Each year more than half a million infants worldwide, primarily in developing countries, die from diarrhoea caused by rotavirus. In a collaborative study by researchers investigating rotaviral diarrhoea, “good bacteria” (probiotics) were combined with antibodies known to cure rotaviral-caused diarrhoea, resulting in a reduced incidence of gastro-intestinal infection in animal model.

The researchers found that the Lactobacillus rhamnosus GG probiotic strain, in combination with a lower dose than usual of antibodies, provides protection against infection that is almost as effective as a higher dose of the antibodies alone, thus making a saving of up to 90 percent on antibodies to treat diarrhoea.

The antibody chosen, hyperimmune bovine colostrums (HBC), is known to be effective in clinical settings as a cure of rotaviral diarrhoea, but is an expensive treatment.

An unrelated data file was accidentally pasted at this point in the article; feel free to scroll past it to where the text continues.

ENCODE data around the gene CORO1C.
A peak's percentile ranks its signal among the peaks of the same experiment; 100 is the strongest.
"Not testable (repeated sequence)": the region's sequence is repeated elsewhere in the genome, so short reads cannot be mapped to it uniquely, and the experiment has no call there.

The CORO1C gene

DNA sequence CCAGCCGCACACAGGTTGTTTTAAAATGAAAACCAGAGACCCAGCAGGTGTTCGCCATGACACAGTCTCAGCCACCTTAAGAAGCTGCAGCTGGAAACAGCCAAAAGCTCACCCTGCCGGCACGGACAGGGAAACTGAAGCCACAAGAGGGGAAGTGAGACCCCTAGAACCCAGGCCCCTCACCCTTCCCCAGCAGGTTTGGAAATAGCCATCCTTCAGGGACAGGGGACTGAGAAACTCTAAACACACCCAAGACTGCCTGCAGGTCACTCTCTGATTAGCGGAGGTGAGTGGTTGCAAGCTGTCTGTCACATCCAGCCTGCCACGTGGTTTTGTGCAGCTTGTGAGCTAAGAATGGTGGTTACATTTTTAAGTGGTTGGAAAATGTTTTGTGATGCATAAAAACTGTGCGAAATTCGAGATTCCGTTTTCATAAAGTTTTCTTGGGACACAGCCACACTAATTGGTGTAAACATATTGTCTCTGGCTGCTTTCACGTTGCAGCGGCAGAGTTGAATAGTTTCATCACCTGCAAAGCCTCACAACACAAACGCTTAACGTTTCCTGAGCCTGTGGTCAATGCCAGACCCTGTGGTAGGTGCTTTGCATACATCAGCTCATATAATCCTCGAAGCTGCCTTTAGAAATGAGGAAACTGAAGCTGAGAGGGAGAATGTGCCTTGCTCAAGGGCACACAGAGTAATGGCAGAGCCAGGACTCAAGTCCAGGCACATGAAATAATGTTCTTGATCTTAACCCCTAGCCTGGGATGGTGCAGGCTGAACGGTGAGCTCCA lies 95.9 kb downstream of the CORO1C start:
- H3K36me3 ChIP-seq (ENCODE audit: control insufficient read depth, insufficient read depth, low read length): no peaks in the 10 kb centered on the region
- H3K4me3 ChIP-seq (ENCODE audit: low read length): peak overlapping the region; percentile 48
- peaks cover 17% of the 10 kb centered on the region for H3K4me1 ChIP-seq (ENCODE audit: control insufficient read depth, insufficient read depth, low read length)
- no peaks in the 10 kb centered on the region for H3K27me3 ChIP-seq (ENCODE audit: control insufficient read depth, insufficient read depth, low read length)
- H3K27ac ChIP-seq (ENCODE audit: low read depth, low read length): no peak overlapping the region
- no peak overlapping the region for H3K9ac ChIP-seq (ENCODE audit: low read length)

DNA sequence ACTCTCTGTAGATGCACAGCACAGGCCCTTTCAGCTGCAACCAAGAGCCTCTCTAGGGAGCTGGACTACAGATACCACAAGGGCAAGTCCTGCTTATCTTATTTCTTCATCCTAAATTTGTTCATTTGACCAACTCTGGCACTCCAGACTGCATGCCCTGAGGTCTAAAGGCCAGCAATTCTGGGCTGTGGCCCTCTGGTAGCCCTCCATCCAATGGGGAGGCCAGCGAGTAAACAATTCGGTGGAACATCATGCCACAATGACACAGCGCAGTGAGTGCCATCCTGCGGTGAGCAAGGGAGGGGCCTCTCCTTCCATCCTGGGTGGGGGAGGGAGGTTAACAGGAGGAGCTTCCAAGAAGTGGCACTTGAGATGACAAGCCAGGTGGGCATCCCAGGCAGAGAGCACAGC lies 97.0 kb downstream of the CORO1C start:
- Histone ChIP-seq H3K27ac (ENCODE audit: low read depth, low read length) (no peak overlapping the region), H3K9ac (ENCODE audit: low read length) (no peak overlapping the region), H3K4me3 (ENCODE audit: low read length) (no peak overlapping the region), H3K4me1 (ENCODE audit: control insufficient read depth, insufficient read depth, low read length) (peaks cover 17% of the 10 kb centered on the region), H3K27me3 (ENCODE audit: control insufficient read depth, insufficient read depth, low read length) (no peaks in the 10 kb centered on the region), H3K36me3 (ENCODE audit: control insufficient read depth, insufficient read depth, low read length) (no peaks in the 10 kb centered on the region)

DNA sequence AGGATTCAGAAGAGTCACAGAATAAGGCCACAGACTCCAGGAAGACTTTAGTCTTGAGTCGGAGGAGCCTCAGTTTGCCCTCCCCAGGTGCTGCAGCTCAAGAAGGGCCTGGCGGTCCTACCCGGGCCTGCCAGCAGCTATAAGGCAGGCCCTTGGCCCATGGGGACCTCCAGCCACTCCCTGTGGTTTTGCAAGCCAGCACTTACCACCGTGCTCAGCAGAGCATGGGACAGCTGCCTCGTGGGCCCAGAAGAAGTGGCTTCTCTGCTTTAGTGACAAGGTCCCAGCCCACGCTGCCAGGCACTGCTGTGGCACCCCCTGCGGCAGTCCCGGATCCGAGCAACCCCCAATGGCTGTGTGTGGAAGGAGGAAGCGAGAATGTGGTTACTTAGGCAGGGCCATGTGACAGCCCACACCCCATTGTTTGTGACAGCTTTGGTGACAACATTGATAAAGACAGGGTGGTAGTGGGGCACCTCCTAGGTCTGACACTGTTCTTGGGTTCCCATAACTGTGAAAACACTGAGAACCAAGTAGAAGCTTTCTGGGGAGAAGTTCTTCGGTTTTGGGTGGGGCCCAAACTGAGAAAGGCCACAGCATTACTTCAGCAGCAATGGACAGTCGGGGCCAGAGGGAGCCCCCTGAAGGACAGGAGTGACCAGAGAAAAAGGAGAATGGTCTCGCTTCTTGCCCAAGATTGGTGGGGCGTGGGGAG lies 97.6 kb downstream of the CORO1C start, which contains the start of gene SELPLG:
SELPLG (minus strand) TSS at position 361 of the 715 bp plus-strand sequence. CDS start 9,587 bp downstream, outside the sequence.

The research team compared the efficacy of six probiotic bacteria in combating diarrhoea in animal models. Research showed that 59 percent of animal subjects did not develop rotaviral diarrhoea when L. rhamnosus GG was given before infection with rotavirus. In comparison, only seven percent of mice escaped rotavirus infection without prophylactic intervention.

A dose of 100 µg is the most promising approach to prophylaxis against rotaviral diarrhoea, but a combination therapy of a low, ten µg dose of HBC and L. rhamnosus GG is nearly as effective.

"The implications of this study are very positive for low-income countries" says Neha Pant from the Karolinska Institute. "Antibodies and probiotics could be used to complement the standard oral rehydration therapy for fluid loss during diarrhoea, and may help to relieve the immense disease burden posed by rotavirus in the developing world.

MEDICA.de; Source: BioMed Central